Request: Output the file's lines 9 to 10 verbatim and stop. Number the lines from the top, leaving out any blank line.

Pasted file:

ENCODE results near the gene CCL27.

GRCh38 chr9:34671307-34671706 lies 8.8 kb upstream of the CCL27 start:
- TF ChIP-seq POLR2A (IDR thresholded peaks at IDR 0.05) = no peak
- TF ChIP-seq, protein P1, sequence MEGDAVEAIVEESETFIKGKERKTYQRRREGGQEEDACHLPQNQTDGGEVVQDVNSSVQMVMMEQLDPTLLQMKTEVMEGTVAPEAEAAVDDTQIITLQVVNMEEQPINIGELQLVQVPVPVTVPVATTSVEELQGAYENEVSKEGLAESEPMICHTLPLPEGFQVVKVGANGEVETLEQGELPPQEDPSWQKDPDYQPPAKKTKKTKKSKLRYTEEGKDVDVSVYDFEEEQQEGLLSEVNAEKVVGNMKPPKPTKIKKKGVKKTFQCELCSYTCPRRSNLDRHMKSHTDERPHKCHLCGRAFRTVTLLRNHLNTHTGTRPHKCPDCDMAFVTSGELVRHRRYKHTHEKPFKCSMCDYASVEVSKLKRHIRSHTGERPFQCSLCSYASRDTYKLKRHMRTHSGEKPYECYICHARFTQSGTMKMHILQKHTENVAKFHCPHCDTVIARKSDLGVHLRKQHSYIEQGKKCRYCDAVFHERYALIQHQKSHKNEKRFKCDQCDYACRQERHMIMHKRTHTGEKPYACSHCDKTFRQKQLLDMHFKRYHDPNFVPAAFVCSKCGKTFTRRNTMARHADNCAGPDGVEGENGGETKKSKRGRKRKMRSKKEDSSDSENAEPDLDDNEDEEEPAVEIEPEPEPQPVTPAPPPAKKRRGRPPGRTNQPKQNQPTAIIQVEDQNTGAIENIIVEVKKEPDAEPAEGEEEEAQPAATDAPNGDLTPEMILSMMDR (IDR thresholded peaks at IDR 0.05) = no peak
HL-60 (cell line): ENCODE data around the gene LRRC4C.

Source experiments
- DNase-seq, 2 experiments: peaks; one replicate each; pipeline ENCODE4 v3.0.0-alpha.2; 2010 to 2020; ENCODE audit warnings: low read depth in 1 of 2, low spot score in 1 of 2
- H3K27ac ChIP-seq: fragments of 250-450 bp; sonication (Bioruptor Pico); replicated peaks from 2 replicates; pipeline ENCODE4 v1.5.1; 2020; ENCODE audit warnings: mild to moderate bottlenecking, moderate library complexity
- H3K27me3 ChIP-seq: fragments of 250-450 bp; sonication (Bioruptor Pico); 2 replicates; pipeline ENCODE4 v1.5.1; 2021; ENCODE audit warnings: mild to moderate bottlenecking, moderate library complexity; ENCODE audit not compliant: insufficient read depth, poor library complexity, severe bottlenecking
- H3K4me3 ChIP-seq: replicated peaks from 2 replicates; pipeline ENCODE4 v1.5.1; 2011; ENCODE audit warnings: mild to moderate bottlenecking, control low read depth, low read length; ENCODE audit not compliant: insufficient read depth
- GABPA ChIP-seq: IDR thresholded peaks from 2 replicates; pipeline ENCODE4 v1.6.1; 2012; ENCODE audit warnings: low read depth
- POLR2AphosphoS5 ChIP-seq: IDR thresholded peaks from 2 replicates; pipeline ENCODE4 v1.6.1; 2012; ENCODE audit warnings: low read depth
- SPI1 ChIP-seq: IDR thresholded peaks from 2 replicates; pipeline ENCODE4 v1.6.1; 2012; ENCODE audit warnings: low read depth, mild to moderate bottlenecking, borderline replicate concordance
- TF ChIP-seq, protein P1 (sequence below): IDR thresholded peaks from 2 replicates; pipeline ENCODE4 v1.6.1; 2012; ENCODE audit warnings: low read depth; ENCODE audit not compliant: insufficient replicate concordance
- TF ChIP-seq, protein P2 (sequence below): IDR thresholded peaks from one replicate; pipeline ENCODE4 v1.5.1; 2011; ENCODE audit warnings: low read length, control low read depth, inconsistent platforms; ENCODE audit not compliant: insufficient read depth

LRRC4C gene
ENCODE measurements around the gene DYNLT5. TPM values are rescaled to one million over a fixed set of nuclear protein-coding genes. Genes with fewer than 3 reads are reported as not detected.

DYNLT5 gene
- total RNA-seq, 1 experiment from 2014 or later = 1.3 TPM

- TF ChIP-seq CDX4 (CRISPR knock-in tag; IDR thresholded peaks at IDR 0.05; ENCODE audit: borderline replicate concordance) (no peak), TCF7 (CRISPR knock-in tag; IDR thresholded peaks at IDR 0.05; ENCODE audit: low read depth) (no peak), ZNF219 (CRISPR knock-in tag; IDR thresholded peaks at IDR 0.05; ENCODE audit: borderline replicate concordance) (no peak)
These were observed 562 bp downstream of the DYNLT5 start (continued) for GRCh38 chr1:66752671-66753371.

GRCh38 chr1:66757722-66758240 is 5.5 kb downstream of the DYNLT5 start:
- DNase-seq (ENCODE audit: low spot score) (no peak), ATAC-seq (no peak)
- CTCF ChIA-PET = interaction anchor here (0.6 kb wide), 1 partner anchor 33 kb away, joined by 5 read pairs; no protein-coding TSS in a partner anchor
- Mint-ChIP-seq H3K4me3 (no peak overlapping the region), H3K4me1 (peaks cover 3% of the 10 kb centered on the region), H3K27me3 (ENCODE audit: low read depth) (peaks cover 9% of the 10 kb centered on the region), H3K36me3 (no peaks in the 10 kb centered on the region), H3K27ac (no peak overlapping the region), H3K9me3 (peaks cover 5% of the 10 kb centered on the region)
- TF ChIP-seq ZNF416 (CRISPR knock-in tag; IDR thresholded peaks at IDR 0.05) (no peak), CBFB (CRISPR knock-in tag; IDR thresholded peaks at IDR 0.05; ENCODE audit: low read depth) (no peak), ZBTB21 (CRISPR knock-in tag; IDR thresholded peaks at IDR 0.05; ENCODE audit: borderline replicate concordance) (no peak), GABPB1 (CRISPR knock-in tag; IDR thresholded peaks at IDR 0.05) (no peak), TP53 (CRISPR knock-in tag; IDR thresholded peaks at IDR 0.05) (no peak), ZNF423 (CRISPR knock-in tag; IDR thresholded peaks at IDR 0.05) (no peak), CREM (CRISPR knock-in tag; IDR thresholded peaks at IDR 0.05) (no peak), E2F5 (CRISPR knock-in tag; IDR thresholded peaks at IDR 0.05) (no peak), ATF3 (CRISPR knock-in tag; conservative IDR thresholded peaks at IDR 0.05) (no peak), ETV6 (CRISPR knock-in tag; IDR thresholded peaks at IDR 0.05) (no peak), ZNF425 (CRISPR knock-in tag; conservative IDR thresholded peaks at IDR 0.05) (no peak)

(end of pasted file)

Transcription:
- H3K27me3 ChIP-seq: fragments of 250-450 bp; sonication (Bioruptor Pico); 2 replicates; pipeline ENCODE4 v1.5.1; 2021; ENCODE audit warnings: mild to moderate bottlenecking, moderate library complexity; ENCODE audit not compliant: insufficient read depth, poor library complexity, severe bottlenecking
- H3K4me3 ChIP-seq: replicated peaks from 2 replicates; pipeline ENCODE4 v1.5.1; 2011; ENCODE audit warnings: mild to moderate bottlenecking, control low read depth, low read length; ENCODE audit not compliant: insufficient read depth